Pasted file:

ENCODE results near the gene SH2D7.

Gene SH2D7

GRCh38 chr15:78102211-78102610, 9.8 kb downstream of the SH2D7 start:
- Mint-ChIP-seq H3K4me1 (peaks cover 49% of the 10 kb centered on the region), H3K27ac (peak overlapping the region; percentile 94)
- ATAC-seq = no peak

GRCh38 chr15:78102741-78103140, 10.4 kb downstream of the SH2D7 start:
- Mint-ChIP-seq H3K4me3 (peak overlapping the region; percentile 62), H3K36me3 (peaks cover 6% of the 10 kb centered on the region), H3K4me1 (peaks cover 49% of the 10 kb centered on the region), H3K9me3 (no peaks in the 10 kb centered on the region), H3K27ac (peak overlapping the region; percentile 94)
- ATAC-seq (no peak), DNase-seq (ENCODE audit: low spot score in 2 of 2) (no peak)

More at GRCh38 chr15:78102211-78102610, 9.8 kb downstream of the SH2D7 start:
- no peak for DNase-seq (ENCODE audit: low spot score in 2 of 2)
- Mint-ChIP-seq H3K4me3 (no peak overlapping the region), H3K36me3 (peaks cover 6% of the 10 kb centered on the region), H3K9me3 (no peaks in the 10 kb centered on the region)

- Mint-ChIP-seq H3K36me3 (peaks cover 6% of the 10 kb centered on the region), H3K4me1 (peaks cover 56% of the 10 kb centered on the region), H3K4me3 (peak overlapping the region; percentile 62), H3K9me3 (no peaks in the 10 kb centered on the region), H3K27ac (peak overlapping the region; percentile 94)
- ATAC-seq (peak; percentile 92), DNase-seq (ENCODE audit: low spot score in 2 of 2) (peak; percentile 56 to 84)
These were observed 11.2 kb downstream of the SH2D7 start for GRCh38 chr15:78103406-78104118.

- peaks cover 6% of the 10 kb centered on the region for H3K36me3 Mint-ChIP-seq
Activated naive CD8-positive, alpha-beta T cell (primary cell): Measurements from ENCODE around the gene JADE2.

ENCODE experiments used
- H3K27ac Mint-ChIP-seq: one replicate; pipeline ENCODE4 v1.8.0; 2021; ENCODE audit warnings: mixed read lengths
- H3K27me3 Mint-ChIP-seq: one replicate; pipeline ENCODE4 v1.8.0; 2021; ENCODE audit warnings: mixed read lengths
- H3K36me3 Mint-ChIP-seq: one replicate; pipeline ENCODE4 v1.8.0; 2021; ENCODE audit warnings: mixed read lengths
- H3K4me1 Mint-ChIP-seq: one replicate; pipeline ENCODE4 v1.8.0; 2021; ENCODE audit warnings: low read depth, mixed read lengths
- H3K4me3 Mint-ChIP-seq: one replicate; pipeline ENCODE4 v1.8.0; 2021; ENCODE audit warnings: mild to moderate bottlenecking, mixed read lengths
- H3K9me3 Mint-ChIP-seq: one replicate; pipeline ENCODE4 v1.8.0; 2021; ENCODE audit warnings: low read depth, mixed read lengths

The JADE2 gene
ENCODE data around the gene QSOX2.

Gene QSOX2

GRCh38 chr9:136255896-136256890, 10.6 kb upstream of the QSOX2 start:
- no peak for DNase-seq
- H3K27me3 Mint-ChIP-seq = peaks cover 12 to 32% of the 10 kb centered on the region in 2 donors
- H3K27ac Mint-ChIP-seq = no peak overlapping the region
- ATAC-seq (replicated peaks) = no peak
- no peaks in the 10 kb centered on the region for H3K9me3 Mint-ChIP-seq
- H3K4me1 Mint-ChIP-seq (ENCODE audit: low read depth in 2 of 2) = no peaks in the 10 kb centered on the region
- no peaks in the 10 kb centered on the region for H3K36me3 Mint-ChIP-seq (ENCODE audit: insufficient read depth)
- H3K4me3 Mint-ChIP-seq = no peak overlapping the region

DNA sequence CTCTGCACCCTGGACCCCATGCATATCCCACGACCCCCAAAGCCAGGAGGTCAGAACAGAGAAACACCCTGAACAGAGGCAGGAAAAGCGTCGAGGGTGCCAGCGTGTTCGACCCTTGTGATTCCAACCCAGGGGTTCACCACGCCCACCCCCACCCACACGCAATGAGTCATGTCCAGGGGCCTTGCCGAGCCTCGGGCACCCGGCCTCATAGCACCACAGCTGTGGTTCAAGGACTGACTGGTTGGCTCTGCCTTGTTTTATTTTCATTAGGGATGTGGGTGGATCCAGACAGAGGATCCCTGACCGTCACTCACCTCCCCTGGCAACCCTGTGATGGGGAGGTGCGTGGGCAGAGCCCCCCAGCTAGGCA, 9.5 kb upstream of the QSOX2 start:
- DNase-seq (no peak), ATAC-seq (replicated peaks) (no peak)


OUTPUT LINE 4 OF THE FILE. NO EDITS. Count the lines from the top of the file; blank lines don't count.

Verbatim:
- Mint-ChIP-seq H3K4me1 (peaks cover 49% of the 10 kb centered on the region), H3K27ac (peak overlapping the region; percentile 94)